Fun combat, great writing, and a great look, but with pacing and progression tuned for a mobile experience, not the PC.
A deep and thoughtfully designed progression system provides many hours of discovery
Crashlands swooped in under my radar and surprised me with its complex yet streamlined gameplay and laugh-out-loud humor. I tend to play it for longer stints than most portable games, and it has given me a reason to carry my iPad with me wherever I go.
Crashland is an intense (and often frustrating) arcade shooter for true fans of the genre. It still needs some adjustments, but in general the effect of terror/repulsion is assured.
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A more story-driven take on the gather & build genre, Crashlands wears its inspirations boldly, but gets away with it.
Developer Butterscotch Shenanigans delivers a rip-roaring success with crafting action RPG Crashlands, bringing outlandish humor and addictive gameplay to the indie scene.
Crashlands is a charming cartoony story-driven RPG. The Adventure mode is a near flawless balance of story, exploration, combat, and crafting, but if you have a preferred playstyle or want to try something different after you've beaten the game, there are three other modes to choose from. With its convenient gameplay mechanics and detailed design, time easily flies while playing this enjoyable game.
Crashlands smooths the desperate edge off of open world survival crafting, and turns it into a laid-back experience that works best in short, pick-up-and-play sessions. That said I personally found the game's persistent random humor to be pretty irritating.
Crashlands' cartoon sci-fi world offers a fun-loving cross between Minecraft, Toejam & Earl and Don't Starve with its ‘RPG-lite' mix of crafting, questing and combat. It's incredibly easy to pick up and play thanks to the streamlined design of its inventory and the automation of accessing tools and weapons, and while its grind for new armour can get a little repetitive after a while, there are some cute little mechanics to unearth, such as the power to incubate eggs and nurture your own pets. While it's never going to hold a candle to the RPG chops of Diablo III: Eternal Collection, it still offers a colourful curio alternative on Switch.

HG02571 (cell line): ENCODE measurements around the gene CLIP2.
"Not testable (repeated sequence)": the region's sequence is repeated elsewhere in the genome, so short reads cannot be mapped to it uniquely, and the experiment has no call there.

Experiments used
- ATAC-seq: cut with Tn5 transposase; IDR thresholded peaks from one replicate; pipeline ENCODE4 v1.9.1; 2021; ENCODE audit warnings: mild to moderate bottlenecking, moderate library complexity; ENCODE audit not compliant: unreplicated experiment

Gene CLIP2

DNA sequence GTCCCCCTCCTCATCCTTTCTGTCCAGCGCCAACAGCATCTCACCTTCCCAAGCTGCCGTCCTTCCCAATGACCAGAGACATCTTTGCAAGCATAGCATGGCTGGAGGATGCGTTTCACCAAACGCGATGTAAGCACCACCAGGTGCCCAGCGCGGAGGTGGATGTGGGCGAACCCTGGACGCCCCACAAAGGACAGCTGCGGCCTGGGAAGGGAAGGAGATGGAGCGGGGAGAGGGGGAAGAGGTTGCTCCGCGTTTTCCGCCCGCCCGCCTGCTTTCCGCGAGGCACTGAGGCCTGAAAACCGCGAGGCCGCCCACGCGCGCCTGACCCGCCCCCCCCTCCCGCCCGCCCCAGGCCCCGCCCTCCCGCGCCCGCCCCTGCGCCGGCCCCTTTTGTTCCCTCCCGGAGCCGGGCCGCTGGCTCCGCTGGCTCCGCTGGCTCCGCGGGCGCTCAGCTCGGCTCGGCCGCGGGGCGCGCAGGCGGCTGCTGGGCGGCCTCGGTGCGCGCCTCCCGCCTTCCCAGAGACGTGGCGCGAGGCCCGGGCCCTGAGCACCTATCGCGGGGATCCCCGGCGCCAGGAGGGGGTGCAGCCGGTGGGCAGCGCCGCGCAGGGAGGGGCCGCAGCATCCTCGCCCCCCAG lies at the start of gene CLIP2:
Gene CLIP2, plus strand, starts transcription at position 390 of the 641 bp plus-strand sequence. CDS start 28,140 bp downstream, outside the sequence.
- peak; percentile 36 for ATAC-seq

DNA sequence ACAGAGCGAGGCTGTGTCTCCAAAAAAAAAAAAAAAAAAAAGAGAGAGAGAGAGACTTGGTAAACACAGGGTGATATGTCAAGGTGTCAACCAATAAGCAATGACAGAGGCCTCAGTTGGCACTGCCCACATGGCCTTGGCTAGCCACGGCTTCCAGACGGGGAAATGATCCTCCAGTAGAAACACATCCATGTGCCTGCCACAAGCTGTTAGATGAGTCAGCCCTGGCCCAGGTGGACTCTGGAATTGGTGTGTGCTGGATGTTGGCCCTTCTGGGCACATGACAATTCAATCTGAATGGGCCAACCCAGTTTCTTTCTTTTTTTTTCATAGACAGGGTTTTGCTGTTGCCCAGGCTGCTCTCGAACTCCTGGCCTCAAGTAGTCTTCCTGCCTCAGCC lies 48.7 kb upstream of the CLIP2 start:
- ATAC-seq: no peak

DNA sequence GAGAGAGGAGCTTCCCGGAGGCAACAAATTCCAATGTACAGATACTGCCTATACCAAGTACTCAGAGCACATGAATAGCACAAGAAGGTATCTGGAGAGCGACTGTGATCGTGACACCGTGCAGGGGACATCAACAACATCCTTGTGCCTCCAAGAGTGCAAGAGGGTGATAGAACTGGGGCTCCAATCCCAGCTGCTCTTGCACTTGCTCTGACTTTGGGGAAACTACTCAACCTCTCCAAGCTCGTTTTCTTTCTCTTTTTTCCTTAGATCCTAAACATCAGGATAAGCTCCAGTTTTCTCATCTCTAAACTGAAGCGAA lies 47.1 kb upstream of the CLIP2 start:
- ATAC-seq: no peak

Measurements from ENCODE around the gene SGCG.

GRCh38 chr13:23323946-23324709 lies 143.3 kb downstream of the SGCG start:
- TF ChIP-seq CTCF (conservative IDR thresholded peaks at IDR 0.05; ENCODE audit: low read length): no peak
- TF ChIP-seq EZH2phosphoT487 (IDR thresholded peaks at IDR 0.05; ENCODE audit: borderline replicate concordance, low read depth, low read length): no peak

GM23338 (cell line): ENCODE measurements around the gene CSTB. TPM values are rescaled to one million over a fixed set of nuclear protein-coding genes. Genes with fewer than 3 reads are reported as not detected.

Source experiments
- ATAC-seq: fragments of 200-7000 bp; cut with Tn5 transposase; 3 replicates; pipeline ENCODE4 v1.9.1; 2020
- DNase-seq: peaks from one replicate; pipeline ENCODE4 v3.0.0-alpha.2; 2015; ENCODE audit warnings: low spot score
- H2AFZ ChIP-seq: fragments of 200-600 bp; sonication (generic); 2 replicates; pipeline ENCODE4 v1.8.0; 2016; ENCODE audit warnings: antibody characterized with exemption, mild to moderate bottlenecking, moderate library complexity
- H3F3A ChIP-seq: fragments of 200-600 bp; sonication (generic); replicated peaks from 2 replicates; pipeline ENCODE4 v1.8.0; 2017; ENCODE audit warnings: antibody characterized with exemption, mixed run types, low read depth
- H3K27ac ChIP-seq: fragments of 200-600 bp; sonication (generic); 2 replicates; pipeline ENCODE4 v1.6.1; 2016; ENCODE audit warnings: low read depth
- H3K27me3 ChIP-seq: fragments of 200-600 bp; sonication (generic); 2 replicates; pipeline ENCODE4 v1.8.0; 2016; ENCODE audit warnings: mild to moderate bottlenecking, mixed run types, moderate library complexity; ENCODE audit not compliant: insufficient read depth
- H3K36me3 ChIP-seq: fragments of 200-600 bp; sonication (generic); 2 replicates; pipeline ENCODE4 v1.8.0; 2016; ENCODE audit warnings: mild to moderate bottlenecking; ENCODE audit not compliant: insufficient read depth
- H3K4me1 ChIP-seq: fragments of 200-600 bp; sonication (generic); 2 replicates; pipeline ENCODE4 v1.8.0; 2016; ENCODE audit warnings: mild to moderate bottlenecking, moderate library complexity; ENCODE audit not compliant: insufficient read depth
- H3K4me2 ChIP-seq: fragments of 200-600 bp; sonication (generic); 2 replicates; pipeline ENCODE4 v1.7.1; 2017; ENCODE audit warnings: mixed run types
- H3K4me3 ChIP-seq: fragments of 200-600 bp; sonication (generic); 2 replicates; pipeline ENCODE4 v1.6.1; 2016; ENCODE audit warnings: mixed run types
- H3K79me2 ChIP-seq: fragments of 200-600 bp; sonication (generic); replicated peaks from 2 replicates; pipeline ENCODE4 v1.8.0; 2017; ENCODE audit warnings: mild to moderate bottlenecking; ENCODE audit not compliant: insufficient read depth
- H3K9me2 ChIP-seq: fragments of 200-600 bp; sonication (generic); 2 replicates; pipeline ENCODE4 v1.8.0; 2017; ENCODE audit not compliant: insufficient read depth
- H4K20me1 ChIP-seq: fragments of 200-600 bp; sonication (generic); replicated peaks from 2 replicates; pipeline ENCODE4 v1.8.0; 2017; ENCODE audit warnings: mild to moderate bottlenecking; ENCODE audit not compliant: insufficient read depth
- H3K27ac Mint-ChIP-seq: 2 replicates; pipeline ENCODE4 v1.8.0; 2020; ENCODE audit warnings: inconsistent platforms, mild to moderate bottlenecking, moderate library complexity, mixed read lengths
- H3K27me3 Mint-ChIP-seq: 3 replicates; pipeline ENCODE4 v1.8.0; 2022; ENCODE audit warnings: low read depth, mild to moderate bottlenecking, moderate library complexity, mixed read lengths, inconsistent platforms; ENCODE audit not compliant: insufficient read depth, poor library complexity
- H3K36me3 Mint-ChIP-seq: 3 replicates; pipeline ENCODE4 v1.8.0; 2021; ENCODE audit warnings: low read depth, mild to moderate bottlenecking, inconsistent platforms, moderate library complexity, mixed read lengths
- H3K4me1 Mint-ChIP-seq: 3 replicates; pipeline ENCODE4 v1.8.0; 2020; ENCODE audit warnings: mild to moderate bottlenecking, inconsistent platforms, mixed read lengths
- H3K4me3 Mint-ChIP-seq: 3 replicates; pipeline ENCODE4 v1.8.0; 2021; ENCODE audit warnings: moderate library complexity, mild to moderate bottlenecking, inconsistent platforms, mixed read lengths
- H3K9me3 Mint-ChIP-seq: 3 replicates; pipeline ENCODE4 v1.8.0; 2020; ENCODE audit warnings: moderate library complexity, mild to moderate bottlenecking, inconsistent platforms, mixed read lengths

A fun game that surprises and amuses. It's not exactly what you expect, but it's still a pleasant surprise. Skeptics should hold out until they see enough of it.
The loop of crafting new gear, finding new locations, and crafting slightly new gear gets tiresome eventually, but the story and exploration is just enough to keep you going to see this quest to its end. A sequel is supposedly coming from Butterscotch Shenanigans in the near future, and for now I'm happy to revisit the 2016 game on the Switch, because it reminds me just how good an original take on the survival genre can be.
Crashlands is a light-hearted romp, in which you are free to explore a fun alien planet at your own pace and make a little part of it feel like home.
Mediocre, yet imaginative, Crashlands is a game for those with a strong stomach for repetitive gameplay and oddball humor.
Crashlands is well worth the money if you like 2D survival games with some alien flare and humor.
'Crashlands' has heart and soul in spades. It is capricious, engrossing, and highly addictive. It has such a pleasant mix of genres that it can be appealing to a wide variety of gamers, not just the ones who enjoy a good craft. Its flaws, like the slow start and smudgy menus, are small and easily overlooked.
Based on the developer name I went in assuming the writing would include top notch humor and I wasn't disappointed. The dialogue between Flux and Juicebox is well written and a wonderful reward for completing tasks. As long as you don't mind the slower pace and simplistic combat, Crashlands is a fun way to help a space trucker reach retirement.
Crashlands strikes the perfect balance between the unforgiving Don't Starve and the laidback Minecraft to create a fun survival game.
Crashlands by Butterscotch Shenanigans is one of those rare games where a whole stack of ideas has been thrown into the mix, yet the result is a beautiful blend rather than a stodgy mess. The story isn't the strongest, but the wish to see what Flux can build next, the need to gear up to beat a boss, the exploring, and the taming of creatures all just works.
Overall, Crashlands is a solid choice if you’re looking for a little less hectic, more role-playing experience than some of the other “survival crafting” games out there. These types of games do tend to be a lot of the same thing over and over again though, so make sure you know you may be in for the long haul if you really get into the game.